Feline Tapeworms

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I have a what? In my where?

If a veterinarian mentions the words 'feline tapeworms' in regards to your cat, don't panic. While indeed gross sounding, these little buggers are one of several relatively minor intestinal parasites that may find their way into your pet's digestive system.

What Are Feline Tapeworms?

Tapeworms are long, white worms that live in an organism's small intestines. Growing to up twenty inches long, tapeworms survive by absorbing nutrients as food passes through your cat's digestive system. This particular kind of worm is segmented, and egg-filled portions will break free from its body and appear in your cat's stools. These pieces eventually dry and break open, releasing the worm's eggs in hope of finding a new host.

Tapeworms are not limited to cats or even pets in general. These bothersome parasites live in people, too. Fortunately, tapeworms are easy to treat and don't generally cause any major health problems in pets.

Does Your Cat Have a Tapeworm?

Probably the most common sign that your cat has a tapeworm is small white bits appearing in your pet's stool. Fresh worm segments look like tiny, wiggling grains of rice. Tapeworms are not bloodsuckers like hookworms; instead stealing nutrients. Since they are pilfering valuable vitamins from your cat, symptoms of advanced tapeworm infestation are often similar to malnutrition. These include:

  • Weight loss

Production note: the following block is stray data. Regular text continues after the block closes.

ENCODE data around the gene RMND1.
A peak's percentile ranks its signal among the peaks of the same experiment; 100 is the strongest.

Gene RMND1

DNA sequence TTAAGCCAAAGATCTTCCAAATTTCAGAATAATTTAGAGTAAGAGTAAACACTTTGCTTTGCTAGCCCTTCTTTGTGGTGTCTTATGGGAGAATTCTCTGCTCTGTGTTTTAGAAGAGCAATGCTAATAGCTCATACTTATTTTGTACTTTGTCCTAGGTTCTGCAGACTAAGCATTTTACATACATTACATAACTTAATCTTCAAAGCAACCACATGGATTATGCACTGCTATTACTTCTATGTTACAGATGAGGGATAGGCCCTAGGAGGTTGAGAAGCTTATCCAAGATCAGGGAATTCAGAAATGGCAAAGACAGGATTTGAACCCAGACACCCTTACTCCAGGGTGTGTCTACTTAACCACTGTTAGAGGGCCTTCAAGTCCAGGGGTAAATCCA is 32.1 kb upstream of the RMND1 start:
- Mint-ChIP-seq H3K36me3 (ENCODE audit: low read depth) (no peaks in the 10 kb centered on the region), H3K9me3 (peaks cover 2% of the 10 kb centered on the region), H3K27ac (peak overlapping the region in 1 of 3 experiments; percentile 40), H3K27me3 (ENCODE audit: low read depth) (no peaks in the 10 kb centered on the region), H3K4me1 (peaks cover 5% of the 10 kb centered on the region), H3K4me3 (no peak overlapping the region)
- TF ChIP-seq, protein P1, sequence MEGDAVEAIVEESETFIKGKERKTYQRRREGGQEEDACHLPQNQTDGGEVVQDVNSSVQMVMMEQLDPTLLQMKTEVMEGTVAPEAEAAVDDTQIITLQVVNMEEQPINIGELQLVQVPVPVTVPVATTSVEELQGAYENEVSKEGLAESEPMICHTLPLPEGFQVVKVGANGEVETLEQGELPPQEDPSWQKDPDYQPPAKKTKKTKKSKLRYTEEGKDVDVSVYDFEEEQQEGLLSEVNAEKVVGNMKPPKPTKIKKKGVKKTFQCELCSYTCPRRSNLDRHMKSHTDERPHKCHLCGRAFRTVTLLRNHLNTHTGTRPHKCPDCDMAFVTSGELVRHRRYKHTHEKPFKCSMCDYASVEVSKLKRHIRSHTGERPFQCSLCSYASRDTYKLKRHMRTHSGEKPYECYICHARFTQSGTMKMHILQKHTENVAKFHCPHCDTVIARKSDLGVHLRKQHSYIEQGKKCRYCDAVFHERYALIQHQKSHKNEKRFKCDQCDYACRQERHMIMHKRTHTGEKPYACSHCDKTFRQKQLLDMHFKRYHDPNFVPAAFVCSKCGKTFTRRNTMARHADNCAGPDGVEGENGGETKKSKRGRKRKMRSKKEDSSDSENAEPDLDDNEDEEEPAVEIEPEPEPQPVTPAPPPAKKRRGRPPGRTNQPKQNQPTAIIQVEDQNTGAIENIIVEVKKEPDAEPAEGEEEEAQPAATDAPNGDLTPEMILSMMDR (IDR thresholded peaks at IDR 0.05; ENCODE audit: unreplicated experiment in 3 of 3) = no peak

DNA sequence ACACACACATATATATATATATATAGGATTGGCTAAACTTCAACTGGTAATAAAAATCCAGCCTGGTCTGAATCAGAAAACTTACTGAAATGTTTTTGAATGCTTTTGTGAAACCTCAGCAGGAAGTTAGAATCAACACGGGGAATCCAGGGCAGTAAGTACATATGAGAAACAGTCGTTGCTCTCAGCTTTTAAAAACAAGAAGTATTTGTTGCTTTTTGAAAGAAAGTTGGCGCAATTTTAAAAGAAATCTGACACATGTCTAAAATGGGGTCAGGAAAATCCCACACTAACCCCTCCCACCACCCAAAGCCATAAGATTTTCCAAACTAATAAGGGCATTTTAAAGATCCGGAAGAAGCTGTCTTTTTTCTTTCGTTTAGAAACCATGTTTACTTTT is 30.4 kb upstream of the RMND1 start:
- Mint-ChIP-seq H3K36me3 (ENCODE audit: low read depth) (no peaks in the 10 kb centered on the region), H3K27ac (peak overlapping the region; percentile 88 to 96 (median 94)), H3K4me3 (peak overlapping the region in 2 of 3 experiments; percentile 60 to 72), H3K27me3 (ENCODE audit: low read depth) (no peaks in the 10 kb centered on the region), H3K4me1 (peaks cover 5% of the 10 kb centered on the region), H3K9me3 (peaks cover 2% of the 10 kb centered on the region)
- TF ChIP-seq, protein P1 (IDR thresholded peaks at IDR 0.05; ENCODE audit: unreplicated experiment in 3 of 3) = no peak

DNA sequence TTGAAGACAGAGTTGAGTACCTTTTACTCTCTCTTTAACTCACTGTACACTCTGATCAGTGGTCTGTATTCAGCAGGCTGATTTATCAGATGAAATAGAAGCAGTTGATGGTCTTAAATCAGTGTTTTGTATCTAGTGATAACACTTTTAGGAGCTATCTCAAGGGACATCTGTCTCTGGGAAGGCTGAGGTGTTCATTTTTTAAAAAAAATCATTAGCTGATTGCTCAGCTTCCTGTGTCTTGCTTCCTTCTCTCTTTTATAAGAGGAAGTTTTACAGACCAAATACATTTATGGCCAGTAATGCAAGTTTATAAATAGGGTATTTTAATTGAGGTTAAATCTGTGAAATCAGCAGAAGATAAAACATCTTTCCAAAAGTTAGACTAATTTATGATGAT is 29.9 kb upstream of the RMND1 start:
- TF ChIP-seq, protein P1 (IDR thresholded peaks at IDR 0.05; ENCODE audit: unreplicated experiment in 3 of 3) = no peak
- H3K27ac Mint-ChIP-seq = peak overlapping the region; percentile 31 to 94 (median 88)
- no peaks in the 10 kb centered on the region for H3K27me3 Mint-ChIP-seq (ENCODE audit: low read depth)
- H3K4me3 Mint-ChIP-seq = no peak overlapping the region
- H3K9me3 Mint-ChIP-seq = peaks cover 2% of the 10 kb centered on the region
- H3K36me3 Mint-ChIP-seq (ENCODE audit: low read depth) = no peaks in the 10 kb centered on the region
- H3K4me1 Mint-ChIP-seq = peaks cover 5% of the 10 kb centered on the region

• Dull and/or shabby coat
  • Increased appetite

Contrary to popular belief, anemia and rectal bleeding are not common symptoms of feline tapeworms. If your pet is experiencing weakness or rectal bleeding, see your veterinarian immediately.

Treatments

Treating a tapeworm in your cat is usually as easy as giving him a pill. Your vet will usually prescribe a single-dose of de-worming medication, and once the worm is dead, the intestine will absorb it. That's it! Treating tapeworms in cats is simple compared to other intestinal parasites.

How Did Your Cat Wind Up with a Tapeworm?

Fleas usually infect cats with tapeworms. Tiny flea larvae eat the eggs dropped from detached worm segments, which then infect the flea. If a cat eats an infected flea while grooming itself, the flea is broken down in the cat's digestive system, releasing a small bit of tapeworm. Once inside your cat, the worm attaches itself to the lining of the small intestine, where it grows into an adult worm and begins dropping its own egg-filled body segments.

Prevention

Perhaps the easiest way to help your cat avoid tapeworms is by preventing a flea problem. Once a month prescription medications such as Advantage and Frontline are readily available from your veterinarian, and he or she can help you to find a flea-free solution that will work for you and your pet.

Can You Catch a Tapeworm from Your Cat?

The short story: odds are, no.

The long story: while it is uncommon for people to contract feline tapeworms, it is possible. Just like your cat, if you swallow an infected flea, you may very well end up with your own wiggly intestinal friend. Thankfully, it's pretty easy to prevent infection by making sure that you've got any persistent flea problems under control. If you can successfully treat your pet for fleas, you won't have to worry about contracting a feline tapeworm yourself.

Feline and Human Tapeworms Are Not the Same

Human tapeworms are a very different from what your cat has. Contracted by ingesting contaminated water or food (such as raw meat), there are several species of tapeworms that commonly infect people. If you believe you have a tapeworm yourself, please consult a physician.

Tapeworms Are Not Usually Serious in Cats

While definitely icky, cats can live for years with a tapeworm and suffer no outwardly ill effects. If your cat does indeed have a tapeworm, you can take care of it with a simple visit to your vet's office for a de-wormer and some anti-flea medication.

Feline Tapeworms